"`An independent contractor is one who, carrying on an independent business, contracts to do a piece of work according to his own methods, and without being subject to the control of his employer as to the means by which the result is to be accomplished, but only as to the result of the work. Generally the circumstances which go to show one to be an independent contractor, while separately they may not be conclusive, are the independent nature of his business, the existence of a contract for the performance of a specified piece of work, the agreement to pay a fixed price for the work, the employment of assistants by the employee who are under his control, the furnishing by him of the necessary materials, and his right to control the work while it is in progress except as to results.'"
Moreover, when a motion is made for summary judgment, it will not be granted where there are material issues of fact raised on the pleadings. Kaminski v Standard Industrial Finance Co, 325 Mich. 364, 369 (1949); Klug v Berkley Homes, Inc, 334 Mich. 618 (1952).
Defendant News cites several cases in support of its view that as a matter of law Cobb was an independent contractor and not an employee. It relies on Mirto v News-Journal Co, 50 Del. 103; 123 A.2d 863 (1956); Peairs v Florida Publishing Co, 132 So.2d 561 (Fla App, 1961); and Bohanon v James McClatchy Publishing Co, 16 Cal.App.2d 188; 60 P.2d 510 (1936).
Plaintiffs rely on several cases decided since Gall, and cited in Judge LEVIN'S dissenting opinion, for the view that there was an issue of fact raised in this case. See Eber v Bauer, 252 Mich. 571 (1930); Marchand v Russell, supra; Cooper v Interstate Motor Freight Co, 264 Mich. 131 (1933); Lewis v Summers, 295 Mich. 20 (1940); Brinker v Koenig Coal Supply Co, 312 Mich. 534 (1945); and Buehler v Beadia, 343 Mich. 692 (1955).
It is clear that in this area the result must be based on the particular facts of each case, and all of the cases cited, while properly stating the general rule, are not dispositive in this situation. Thus, we must look closely to the facts of this case to determine whether plaintiffs have raised an issue of fact as to whether Cobb was an employee of defendant News, or was an independent contractor.
We believe there were sufficient facts to make the grant of summary judgment improper. The following facts from which a jury could have found evidence of an employer-employee relationship are contained in the record presented to us:
1) Defendant News owned the route and leased it to Cobb. The News reserved the right to cancel the agreement without notice for "good faith reason or reasons". When Cobb informed the News he intended to quit, it required him to allow a replacement from defendant News' office to ride with him during the last two weeks he worked for defendant News, so that the replacement could learn the route. In Gall, Rebtoy, the deliveryman, owned his route and sold it to another party ( 191 Mich. 405, 408).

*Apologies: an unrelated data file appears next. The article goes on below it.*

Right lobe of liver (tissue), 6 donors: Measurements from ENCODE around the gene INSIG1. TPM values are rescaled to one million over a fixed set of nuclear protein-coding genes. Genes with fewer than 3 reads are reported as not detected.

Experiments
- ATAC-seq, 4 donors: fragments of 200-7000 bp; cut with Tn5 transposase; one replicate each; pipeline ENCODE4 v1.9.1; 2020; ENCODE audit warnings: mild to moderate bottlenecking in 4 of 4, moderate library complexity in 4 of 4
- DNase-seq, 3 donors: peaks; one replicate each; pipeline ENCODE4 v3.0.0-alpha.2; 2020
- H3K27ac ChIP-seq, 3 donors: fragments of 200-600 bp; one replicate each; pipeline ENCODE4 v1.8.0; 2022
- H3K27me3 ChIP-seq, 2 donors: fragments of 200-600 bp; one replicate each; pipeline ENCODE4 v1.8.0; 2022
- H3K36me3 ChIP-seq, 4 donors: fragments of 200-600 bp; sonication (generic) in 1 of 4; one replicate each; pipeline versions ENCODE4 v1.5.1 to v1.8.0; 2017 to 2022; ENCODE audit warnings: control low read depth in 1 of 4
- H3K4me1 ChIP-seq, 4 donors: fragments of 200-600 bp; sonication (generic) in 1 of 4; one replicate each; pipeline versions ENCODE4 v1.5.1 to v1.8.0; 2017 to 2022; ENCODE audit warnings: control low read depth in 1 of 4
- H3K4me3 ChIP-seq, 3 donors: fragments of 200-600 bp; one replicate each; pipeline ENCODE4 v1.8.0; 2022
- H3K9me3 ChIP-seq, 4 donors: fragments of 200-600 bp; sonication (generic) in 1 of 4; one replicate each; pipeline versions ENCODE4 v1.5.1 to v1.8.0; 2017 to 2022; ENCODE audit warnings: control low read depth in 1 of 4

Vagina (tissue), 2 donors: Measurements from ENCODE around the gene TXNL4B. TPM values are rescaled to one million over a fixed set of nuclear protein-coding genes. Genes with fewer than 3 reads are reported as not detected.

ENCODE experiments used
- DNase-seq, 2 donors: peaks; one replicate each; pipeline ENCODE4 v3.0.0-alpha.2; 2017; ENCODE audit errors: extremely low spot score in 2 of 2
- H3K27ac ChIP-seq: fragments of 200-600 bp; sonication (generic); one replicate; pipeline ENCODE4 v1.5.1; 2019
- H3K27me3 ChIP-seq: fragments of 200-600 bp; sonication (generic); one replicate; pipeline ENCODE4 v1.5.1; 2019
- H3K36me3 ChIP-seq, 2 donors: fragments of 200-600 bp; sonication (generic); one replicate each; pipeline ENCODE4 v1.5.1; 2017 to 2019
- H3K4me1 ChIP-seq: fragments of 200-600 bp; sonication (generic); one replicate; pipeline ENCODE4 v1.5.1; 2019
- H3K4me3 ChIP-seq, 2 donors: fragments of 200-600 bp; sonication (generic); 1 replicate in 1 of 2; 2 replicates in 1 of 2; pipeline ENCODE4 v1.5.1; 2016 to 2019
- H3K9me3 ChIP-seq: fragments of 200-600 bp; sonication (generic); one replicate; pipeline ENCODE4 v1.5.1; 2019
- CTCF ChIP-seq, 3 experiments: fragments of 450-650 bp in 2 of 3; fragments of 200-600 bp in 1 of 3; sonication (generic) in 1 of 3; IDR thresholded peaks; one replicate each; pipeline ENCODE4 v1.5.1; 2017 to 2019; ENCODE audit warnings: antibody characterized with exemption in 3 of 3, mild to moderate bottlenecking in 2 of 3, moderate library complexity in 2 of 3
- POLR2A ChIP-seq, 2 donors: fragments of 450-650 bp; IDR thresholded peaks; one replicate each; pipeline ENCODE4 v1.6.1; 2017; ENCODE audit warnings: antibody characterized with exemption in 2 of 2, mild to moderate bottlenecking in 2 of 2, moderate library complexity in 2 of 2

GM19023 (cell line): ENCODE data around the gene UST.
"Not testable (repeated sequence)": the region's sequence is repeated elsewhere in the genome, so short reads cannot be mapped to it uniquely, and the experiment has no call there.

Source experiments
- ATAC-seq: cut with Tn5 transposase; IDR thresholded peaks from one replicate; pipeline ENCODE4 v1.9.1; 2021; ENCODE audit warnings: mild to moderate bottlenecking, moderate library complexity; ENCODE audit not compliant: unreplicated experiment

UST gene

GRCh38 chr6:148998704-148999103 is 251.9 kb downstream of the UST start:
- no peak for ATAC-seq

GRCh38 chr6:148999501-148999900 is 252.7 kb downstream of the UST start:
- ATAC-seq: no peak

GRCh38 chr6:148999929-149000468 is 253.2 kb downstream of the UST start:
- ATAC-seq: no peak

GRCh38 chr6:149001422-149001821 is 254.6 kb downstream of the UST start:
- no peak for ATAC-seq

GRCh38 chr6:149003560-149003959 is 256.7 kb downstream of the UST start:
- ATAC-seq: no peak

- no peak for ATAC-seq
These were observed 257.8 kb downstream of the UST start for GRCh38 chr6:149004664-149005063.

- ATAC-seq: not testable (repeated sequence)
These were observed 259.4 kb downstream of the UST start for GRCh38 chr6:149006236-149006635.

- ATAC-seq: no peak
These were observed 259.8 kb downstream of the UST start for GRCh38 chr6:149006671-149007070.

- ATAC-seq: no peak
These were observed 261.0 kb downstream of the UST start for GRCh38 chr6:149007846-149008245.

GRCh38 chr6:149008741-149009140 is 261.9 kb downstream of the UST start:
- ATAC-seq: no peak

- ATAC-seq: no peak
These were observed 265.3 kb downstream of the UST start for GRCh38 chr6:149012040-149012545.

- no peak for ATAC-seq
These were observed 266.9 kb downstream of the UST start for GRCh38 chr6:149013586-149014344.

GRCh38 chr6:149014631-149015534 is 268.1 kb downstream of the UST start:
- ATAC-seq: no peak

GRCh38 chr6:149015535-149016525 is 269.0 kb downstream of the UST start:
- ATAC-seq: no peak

2) Cobb was forbidden by his contract with defendant News from delivering any other publication on the route without written authorization of the News. No such restriction appeared in the agreement in the Gall case.
The lease agreement provided in part:
"(c) That (he) will do (his) utmost to promote and expand the subscription list on the route described above; and that (he) will deliver no other publications on said route except as may be authorized in writing by the Lessor."
The contract in the Gall case is found at 191 Mich. 406 -407.
3) When Cobb experienced difficulty (which occurred several times) agents of defendant News rode with him in an effort to iron out the problems.
4) The News directed the manner in which the newspapers were to be rolled, banded and deposited. This clearly involves control over the method of delivery (which is an indication of an employer-employee relationship).
5) Cobb was required to follow the News' billing procedure, credit policies, and a prescribed method of bookkeeping.
6) Cobb was permitted to cancel a customer for nonpayment; he was prohibited by the News from terminating a customer for any other reason without first consulting and receiving permission from defendant newspaper.
7) Further, the route lease provided that Cobb was to receive from the News a mileage allowance of seven cents per mile for servicing the route.
In view of the above, we believe that Gall is distinguishable on its facts and that the Court of Appeals erred in holding Gall was controlling in this case. Our holding herein does not mean, however, that all newsboys are employees rather than independent contractors, or even that Cobb was an employee in this case. We merely hold that under the facts of this case plaintiffs raised an issue of fact which made the grant of summary judgment improper.
The judgment of the Court of Appeals is reversed and the case is remanded for new trial. Costs to plaintiffs.
T.M. KAVANAGH, C.J., and ADAMS, T.E. BRENNAN, T.G. KAVANAGH, and WILLIAMS, JJ., concurred with SWAINSON, J.
BLACK, J., concurred in the result.